The Supreme Court in Ram Pratap Sharma v Daya Nand issued a note of caution to the effect that it is proper for a Judge not to accept any invitation and hospitality of any business or commercial organization or of any political party or of any club or organization run or sectarian, communal or parochial lines . Lord Widgery, Lord Chief Justice of England since 1971 to 1980, said that “the best judge is the man who should not court publicity and should work in such a way that they don’t catch the eyes of the newsmen”.
Lord Hailsham said that the “best judges are those who do not find their names in the The Daily Mail and still, who abhor it” Constitutional provisions for making the Judiciary Accountable is necessary because among the constitutional limitations on the Judges the most important is the ‘removal’ of the Judges from the High Court and Supreme Court by address of the Houses of Parliament to the President on the ground of ‘proved misbehaviour or incapacity’. This is provided in Constitution of India, art. 124 (2) and (4) in respect of judges of the Supreme Court and in view of art. 17, that procedure is attracted to the ‘removal’ of judges of the High Court also. In pursuance of the provisions of Article 124(5) of the Constitution the Judges (Inquiry) Act, 1968 was enacted to regulate the procedure for investigation and proof of the “misbehaviour” or incapacity of a Judge of the Supreme Court or of a High Court and for the presentation of an address by Parliament to the President and for matters connected therewith. Later, came the Judicial Accountability Bill, 2010 it replaced the Judges (Inquiry) Act, 1968.
It seeks to create enforceable standards for the conduct of judges of High Courts and the Supreme Court, change the existing mechanism for investigation into allegations of “misbehaviour” or incapacity of judges of High Courts and the Supreme Court, change the process of removal of judges, enable minor disciplinary measures to be taken against judges, and require the declaration of assets of judges. Questions raised against the Bill….. • Whether the balance between independence and accountability is maintained by the proposed mechanism in the Bill? It is not clear whether the power of the Oversight Committee to impose minor measures is constitutionally valid? • The Bill does not mention whether a judge has the right to appeal to the Supreme Court against an order of removal issued by the President after Parliament finds him guilty of “misbehaviour”? The issues of Judicial Standards must be seen in the context of Art 124(4) of the Constitution which provides for the process of impeachment of a judge on the grounds of proved “mis-behaviour” or incapacity.
Art 124(5) empowers Parliament only to make laws to regulate the procedure for presentation of address of impeachment, and for the investigation and proof for the “mis-behaviour” or incapacity of a judge. Article 124(5) does not empower Parliament to create any other forum for recommending impeachment proceedings, or allow complaints to be made by any person, or to make a judge liable for minor penalties. What can be done only by a hundred or more members of the Lok Sabha or fifty or more members of the Rajya Sabha (i. e. nitiation of impeachment proceedings) can now theoretically be done by only one person. Loopholes in the Bill • The Bill seeks to provide a straight definition of “mis-behaviour” in Clause 2(j), but by laying down a strict definition, the concept loses its elasticity and becomes both under-inclusive and over-inclusive. • The Bill also provides a list of standards of judicial conduct to which all judges are expected to adhere. The very idea of statutorily providing for judicial standards, irrespective of their content, is violative of judicial independence. Under the Bill, “any” person may file a complaint in a prescribed format. This is likely to lead to a multiplicity of complaints and even though the Bill proscribes false and vexatious complaints under Clause 53, this is unlikely to prove much of a deterrent, and since each of them will have to be checked by the Scrutiny Panel, it is also likely to result in a huge waste of time. • The Attorney-General has the responsibility of regularly appearing on behalf of the government before the court. The possibility of his appearing before a judge against whom a complaint has been filed cannot be ruled out.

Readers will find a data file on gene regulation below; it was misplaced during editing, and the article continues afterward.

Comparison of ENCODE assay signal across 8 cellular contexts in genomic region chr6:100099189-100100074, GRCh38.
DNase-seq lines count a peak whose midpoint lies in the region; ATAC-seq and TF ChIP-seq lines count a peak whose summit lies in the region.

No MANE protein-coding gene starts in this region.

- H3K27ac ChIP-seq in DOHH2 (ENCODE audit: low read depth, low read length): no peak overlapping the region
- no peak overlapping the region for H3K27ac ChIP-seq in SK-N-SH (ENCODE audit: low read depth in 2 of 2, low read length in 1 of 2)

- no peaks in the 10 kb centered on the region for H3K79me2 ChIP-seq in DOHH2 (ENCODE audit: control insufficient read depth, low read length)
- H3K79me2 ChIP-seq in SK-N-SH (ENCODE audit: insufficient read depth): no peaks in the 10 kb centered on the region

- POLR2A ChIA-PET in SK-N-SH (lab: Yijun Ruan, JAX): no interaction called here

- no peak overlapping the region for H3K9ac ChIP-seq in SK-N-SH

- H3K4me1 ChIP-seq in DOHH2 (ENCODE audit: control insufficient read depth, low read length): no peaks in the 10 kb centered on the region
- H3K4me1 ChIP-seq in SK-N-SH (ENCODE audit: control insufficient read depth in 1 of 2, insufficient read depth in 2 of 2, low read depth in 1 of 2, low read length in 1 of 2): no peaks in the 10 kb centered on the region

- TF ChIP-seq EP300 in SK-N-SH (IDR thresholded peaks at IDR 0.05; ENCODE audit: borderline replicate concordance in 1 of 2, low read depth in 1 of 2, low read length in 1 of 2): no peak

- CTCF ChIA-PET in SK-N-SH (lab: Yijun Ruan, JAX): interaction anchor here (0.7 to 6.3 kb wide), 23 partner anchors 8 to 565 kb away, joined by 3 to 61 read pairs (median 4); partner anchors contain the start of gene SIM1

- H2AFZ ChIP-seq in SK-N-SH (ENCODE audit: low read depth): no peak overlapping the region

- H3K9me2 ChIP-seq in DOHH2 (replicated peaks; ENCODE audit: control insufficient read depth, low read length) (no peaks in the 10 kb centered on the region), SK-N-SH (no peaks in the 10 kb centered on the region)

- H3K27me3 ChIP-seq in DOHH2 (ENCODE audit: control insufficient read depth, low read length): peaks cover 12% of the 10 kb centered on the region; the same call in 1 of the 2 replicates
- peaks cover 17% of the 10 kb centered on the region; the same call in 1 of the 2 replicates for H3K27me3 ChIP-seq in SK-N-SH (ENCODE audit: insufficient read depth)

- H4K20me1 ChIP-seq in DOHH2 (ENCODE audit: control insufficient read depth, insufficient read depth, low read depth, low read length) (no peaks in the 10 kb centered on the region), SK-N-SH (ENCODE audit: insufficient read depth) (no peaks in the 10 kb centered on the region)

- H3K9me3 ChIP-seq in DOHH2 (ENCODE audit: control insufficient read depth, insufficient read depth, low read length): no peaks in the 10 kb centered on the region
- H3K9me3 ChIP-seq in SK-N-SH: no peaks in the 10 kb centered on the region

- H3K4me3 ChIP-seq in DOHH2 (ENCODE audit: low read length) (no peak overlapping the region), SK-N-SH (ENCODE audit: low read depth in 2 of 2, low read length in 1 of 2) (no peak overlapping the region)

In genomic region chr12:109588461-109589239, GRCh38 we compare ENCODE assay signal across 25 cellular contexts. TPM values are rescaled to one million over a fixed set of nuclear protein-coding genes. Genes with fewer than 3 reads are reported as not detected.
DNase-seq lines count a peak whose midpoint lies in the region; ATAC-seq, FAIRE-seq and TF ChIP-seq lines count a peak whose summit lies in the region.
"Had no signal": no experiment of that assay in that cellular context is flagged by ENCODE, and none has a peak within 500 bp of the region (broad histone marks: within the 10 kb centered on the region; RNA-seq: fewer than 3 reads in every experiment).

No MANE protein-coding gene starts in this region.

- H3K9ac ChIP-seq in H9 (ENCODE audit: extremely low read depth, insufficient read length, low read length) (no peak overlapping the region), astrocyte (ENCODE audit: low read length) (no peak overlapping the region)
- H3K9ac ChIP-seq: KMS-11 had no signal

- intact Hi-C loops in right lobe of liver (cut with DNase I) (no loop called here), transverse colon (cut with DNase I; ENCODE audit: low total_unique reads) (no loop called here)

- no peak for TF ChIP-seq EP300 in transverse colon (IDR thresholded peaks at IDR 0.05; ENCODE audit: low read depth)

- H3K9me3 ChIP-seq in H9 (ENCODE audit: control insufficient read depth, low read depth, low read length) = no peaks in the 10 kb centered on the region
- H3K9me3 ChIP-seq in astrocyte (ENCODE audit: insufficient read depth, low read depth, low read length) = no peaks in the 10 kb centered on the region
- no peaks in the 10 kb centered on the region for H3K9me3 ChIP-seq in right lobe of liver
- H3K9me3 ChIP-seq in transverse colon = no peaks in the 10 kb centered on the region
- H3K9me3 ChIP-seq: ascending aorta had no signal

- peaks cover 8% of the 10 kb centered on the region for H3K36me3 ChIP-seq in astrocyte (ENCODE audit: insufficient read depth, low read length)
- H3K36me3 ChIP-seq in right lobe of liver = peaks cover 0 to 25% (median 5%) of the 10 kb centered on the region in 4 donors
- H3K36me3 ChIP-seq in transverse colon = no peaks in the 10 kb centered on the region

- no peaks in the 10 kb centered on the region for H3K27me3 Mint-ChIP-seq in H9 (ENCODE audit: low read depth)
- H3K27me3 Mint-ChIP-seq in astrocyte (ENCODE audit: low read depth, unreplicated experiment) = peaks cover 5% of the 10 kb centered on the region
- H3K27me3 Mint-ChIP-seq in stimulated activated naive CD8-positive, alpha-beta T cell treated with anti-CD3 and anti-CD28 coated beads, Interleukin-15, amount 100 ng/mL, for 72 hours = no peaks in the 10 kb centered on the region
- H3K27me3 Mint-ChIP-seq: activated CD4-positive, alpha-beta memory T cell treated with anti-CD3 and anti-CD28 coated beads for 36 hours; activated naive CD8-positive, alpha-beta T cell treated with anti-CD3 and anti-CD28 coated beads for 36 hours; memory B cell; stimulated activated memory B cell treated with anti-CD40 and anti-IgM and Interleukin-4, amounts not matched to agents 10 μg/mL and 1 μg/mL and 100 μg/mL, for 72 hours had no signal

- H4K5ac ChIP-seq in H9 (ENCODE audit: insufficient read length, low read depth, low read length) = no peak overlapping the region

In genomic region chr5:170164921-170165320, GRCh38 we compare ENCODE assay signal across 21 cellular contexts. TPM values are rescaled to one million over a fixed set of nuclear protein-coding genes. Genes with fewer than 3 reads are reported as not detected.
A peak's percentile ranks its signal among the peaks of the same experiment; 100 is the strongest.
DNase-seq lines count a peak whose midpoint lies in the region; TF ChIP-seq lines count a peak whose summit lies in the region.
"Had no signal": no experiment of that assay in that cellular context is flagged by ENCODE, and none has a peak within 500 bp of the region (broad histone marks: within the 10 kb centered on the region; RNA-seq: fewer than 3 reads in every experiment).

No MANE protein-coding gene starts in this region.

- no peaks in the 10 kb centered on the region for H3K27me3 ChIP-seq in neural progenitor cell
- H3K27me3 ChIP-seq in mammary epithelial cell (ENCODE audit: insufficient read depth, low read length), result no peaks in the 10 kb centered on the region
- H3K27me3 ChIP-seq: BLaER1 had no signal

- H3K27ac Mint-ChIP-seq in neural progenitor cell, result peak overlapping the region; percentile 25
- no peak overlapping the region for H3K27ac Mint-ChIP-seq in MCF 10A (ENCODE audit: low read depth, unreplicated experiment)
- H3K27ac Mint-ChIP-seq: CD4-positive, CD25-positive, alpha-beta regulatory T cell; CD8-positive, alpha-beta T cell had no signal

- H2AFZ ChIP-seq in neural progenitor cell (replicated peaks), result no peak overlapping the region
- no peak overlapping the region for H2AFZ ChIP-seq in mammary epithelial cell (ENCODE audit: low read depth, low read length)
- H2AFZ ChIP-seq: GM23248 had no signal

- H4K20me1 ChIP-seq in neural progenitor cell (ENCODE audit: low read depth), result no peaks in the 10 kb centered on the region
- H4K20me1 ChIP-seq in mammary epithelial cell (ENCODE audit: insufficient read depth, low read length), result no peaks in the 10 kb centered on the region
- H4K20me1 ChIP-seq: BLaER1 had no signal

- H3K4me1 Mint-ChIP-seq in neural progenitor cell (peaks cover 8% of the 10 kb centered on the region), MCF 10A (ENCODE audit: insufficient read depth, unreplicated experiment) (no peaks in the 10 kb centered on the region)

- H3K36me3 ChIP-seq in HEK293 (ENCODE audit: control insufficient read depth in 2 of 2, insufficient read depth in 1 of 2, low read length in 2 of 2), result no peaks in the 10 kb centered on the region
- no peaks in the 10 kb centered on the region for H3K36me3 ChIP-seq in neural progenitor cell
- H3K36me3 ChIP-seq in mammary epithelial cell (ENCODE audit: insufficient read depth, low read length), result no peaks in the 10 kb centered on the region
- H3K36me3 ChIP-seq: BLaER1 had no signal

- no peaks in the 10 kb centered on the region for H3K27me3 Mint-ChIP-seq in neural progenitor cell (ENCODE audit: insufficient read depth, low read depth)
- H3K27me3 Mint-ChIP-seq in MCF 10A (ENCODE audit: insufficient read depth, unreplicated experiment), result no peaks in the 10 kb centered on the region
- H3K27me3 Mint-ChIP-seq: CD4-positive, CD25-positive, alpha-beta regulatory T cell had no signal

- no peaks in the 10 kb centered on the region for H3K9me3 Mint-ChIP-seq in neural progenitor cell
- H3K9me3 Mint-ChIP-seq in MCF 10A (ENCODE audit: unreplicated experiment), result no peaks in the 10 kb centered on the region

In such a circumstance, there is clearly a conflict of interest since the Attorney-General will be a member of the Oversight Committee to look into the complaints made against the former. • The Scrutiny Panel is to consist of three members, two of whom will be judges sitting in the same court as the judge against whom the complaint is made. Since these judges would be colleagues sitting in the same court, it is likely that this will, either way, influence their conduct. • The idea of “minor” punishments is unworkable and has the potential to seriously undermine judicial status. The Bill completely excludes the operation of the RTI. This establishes an atmosphere of total secrecy more regressive than the present system, and for which, there does not appear to be any rational reason to make a change. • The Bill makes no mention of whether a judge who has been removed has a right to appeal to the Supreme Court. The Standing Committee had stated that there should not be any provision for appeal as the finality of a Presidential order should not be challenged. Thus, it is totally impermissible for the legislature to strike upon the independence and fearlessness of the judiciary.